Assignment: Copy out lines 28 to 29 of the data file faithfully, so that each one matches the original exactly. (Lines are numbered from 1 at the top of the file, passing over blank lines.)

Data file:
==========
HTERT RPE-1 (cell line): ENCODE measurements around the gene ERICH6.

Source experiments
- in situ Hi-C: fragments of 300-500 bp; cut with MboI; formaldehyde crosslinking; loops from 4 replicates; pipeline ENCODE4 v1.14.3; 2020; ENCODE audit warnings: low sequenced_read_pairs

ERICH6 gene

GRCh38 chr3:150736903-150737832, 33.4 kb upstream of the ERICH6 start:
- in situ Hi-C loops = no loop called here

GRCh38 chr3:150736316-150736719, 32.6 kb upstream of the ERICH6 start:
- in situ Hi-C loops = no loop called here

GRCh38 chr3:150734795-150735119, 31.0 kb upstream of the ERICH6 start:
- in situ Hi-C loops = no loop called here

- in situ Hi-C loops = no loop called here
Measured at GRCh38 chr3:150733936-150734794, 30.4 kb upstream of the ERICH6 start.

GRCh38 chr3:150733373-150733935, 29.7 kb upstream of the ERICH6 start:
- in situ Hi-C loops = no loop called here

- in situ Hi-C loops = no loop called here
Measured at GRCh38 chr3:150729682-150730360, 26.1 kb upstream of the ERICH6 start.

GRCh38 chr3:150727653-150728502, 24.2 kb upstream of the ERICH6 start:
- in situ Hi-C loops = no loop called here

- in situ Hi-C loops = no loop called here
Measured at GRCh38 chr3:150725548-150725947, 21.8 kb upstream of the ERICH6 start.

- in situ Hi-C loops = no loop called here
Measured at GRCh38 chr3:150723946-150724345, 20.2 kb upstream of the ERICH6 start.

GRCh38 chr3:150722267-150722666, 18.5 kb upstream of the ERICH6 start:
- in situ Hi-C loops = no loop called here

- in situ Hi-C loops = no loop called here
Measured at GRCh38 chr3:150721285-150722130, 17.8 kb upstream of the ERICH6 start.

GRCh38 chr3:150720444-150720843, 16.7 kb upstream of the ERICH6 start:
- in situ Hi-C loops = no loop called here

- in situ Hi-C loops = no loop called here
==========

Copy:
- in situ Hi-C loops = no loop called here

- in situ Hi-C loops = no loop called here